trust and would use such organizations (Gibbs, 1995). Currently, all states have established ICA programs. Departments of Aging administer the grants in two thirds of the states, whereas Insurance Commissioners operate the remainder.
Through individual counseling, group presentations, and written materials, the programs provide information about Medicare, supplemental insurance products, long-term-care insurance, managed care plans, and eligibility for Medicaid and other public programs. They also can help Medicare beneficiaries complete claims forms and file appeals. Programs in half of the states have developed consumer guidebooks. An evaluation of the first year of ICA program experience reported that it provides a valued service and has attracted committed volunteers and in-kind support, although evaluators recommended increased publicity and outreach and more standardized data collection and sharing of materials. For many years, some states had developed a spectrum of senior information and counseling services financed with state funds (Davidson, 1988; U.S. General Accounting Office, 1991). California, for example, funds its counseling programs through an earmarked portion of insurance agent and broker licensure fees. Neither the ICA program evaluation nor the few assessments of earlier programs for providing health insurance information to Medicare beneficiaries has demonstrated a clear effect on knowledge, attitudes, or decision making (Davidson, 1988).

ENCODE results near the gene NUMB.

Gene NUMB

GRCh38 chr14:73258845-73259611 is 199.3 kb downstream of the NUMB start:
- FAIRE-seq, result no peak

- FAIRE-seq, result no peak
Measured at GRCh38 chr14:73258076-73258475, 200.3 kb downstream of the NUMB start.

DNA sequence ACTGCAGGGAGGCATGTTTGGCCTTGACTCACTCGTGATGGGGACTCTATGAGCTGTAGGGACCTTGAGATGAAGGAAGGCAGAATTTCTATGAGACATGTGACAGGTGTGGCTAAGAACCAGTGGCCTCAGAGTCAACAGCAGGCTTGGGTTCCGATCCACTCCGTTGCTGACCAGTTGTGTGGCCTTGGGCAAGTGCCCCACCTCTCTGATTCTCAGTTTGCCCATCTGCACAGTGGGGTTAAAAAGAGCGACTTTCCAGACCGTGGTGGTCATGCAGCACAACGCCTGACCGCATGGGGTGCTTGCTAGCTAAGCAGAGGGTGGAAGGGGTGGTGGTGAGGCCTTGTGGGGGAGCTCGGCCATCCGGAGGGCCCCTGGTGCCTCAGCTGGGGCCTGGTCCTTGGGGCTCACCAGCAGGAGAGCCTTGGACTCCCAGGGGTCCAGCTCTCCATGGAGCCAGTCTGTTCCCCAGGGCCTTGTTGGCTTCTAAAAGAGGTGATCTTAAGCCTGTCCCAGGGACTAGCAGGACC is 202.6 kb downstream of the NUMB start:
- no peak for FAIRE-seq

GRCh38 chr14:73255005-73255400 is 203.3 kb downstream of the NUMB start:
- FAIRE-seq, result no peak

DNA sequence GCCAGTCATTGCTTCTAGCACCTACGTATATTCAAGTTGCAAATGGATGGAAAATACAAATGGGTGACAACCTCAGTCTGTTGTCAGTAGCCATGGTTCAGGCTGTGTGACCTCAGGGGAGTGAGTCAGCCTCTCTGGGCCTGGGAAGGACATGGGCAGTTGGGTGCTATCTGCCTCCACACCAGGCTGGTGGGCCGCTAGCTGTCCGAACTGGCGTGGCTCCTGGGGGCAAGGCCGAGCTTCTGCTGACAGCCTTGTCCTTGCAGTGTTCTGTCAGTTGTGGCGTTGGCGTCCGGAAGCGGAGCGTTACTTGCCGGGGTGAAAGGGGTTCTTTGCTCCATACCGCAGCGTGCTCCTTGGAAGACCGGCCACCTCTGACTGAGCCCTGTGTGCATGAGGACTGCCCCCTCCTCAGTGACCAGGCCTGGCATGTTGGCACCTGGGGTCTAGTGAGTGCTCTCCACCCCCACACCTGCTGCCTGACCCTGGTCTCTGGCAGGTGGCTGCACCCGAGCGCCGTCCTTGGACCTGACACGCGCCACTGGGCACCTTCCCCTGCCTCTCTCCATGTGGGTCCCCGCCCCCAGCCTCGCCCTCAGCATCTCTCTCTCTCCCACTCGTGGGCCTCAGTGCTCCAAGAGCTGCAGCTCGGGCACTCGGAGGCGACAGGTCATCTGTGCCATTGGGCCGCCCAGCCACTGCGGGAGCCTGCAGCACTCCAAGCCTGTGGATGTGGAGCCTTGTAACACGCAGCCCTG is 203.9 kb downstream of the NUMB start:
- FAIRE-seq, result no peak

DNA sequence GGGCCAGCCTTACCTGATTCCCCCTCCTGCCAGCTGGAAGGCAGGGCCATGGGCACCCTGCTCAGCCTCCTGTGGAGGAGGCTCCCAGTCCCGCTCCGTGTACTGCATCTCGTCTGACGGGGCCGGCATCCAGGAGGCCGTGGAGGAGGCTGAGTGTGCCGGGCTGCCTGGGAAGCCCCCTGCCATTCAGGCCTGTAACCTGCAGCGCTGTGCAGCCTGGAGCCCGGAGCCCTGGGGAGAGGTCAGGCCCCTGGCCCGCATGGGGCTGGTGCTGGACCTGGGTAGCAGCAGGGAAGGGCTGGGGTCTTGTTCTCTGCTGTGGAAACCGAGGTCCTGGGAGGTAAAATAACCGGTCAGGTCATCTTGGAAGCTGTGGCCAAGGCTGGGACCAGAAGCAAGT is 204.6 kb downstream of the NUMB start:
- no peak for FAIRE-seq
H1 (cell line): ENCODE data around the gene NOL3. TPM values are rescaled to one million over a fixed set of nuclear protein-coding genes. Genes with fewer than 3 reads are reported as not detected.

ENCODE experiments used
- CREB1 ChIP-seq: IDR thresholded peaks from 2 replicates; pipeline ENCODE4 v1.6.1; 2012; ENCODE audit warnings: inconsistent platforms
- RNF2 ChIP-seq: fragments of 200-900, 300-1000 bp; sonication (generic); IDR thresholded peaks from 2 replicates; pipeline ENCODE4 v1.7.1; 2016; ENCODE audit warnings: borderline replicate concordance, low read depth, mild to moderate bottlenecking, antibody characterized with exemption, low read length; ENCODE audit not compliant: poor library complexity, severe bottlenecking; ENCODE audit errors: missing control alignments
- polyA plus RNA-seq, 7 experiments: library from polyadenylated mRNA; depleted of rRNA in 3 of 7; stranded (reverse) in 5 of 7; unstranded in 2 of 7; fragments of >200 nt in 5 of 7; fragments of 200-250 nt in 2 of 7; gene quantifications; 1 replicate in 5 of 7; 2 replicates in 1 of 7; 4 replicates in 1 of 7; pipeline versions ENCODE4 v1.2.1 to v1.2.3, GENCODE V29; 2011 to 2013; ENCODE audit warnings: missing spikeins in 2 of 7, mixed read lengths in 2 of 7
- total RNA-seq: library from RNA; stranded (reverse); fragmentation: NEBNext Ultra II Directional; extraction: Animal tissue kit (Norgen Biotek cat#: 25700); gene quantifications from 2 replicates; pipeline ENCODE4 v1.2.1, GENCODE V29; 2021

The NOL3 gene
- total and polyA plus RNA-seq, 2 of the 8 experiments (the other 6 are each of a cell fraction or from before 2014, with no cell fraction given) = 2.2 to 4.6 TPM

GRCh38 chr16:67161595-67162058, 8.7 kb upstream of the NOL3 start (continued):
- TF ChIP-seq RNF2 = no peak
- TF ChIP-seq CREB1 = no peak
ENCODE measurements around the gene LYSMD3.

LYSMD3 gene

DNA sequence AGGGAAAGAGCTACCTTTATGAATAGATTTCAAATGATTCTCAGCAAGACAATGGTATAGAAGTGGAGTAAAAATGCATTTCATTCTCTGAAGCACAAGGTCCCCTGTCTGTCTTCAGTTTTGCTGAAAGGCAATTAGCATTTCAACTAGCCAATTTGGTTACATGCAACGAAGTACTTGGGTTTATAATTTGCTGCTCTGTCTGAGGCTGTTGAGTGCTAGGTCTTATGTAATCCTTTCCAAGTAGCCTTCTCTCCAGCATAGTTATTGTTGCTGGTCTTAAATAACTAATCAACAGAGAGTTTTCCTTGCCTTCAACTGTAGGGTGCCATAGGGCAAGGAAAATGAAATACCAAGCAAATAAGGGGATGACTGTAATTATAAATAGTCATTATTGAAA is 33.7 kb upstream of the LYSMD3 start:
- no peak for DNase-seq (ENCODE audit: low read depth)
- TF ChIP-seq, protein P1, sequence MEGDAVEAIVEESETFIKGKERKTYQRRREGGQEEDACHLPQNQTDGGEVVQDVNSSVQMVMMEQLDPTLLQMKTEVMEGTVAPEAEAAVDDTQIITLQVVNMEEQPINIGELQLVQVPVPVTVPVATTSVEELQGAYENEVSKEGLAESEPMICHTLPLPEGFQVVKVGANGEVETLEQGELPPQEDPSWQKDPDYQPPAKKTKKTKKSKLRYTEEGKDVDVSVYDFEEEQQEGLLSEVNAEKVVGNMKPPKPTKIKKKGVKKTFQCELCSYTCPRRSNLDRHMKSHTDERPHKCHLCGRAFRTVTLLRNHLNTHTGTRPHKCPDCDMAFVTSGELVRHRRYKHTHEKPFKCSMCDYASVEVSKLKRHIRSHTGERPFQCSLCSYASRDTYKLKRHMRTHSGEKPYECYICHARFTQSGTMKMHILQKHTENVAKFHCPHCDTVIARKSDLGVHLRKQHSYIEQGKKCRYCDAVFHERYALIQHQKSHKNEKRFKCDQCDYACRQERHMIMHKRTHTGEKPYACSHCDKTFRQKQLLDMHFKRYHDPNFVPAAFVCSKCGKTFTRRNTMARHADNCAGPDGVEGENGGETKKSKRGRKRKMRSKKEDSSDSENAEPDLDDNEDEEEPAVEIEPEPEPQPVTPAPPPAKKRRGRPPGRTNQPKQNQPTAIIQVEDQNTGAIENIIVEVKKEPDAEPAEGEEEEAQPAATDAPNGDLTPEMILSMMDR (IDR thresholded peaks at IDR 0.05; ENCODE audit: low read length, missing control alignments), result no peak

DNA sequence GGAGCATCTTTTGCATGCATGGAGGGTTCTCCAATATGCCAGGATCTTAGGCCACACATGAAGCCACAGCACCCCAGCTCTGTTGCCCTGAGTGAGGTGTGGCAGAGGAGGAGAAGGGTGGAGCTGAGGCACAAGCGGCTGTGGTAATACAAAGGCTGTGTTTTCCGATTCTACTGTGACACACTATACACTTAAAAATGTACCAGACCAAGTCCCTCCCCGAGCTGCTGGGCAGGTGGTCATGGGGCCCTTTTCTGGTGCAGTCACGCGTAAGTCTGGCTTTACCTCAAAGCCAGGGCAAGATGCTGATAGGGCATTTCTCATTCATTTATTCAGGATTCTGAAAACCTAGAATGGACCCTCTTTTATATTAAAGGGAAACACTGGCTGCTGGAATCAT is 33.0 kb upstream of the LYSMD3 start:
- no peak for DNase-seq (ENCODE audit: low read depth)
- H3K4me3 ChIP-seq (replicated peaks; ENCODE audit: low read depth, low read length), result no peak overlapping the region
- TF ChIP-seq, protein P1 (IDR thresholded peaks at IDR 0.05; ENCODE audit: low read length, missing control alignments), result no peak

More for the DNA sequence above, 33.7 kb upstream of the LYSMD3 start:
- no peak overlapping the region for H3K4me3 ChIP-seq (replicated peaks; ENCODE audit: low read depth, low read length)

It is likely that most plans employ customer service representatives and other staff who can assist enrollees with access or other problems, but one plan providing information for this paper reported its intention to create a formal Medicare ombudsman position in 1996. An ombudsman can be either a neutral mediator or, as with long-term care ombudsmen, a patient advocate (Harris-Wehling et al., 1995). PROs in some states act as patient advocates. Wisconsin requires plans enrolling Medicaid beneficiaries to employ an independent enrollee ombudsman. ICA programs with sufficiently large paid or volunteer staffs function as mediators or patient advocates in some states.
In view of the types of problems reported by some Medicare